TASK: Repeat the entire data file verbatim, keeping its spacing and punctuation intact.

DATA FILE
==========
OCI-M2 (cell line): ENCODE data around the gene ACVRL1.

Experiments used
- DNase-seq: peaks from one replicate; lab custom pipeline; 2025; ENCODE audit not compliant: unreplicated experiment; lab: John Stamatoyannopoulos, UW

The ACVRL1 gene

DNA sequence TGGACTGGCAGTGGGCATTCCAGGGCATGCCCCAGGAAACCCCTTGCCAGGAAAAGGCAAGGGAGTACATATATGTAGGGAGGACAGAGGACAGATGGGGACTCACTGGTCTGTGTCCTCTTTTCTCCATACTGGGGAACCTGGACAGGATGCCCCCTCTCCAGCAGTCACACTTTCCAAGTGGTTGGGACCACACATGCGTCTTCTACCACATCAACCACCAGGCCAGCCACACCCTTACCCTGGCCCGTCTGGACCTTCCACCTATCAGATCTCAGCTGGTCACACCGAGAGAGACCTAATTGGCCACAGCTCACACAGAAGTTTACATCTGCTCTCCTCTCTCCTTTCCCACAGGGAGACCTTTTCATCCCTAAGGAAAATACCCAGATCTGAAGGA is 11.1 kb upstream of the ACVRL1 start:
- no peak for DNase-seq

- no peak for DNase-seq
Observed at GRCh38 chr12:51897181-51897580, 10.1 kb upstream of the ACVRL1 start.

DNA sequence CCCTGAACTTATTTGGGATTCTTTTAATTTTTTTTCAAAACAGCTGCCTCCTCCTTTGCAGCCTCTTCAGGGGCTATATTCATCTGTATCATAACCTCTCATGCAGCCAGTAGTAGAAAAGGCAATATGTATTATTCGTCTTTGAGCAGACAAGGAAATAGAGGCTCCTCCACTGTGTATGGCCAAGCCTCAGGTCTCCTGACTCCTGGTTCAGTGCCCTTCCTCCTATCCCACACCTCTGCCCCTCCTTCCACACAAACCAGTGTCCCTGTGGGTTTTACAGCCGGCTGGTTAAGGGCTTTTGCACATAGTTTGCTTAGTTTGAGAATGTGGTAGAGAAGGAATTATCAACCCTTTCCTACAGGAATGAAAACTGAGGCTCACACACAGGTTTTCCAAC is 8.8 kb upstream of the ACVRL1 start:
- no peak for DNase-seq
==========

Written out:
OCI-M2 (cell line): ENCODE data around the gene ACVRL1.

Experiments used
- DNase-seq: peaks from one replicate; lab custom pipeline; 2025; ENCODE audit not compliant: unreplicated experiment; lab: John Stamatoyannopoulos, UW

The ACVRL1 gene

DNA sequence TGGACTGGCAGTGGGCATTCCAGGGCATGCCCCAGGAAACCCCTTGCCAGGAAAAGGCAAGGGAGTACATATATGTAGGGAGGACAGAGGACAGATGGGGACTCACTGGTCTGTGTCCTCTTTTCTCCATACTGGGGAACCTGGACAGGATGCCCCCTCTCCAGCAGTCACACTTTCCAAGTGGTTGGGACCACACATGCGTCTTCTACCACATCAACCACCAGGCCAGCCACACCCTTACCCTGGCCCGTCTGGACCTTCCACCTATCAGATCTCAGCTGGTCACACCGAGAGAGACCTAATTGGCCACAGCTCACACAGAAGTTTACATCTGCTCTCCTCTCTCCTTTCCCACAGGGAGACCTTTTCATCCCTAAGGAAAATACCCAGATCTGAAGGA is 11.1 kb upstream of the ACVRL1 start:
- no peak for DNase-seq

- no peak for DNase-seq
Observed at GRCh38 chr12:51897181-51897580, 10.1 kb upstream of the ACVRL1 start.

DNA sequence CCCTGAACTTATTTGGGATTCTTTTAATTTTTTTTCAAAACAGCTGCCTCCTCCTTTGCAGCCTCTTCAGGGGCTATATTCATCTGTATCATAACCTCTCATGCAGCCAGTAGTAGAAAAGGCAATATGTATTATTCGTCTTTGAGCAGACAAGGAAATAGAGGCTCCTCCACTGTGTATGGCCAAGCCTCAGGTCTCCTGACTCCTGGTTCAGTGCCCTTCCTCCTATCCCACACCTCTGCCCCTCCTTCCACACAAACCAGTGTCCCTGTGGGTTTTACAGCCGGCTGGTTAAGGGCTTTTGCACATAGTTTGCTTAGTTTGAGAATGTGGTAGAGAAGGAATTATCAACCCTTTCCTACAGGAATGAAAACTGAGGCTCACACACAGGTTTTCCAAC is 8.8 kb upstream of the ACVRL1 start:
- no peak for DNase-seq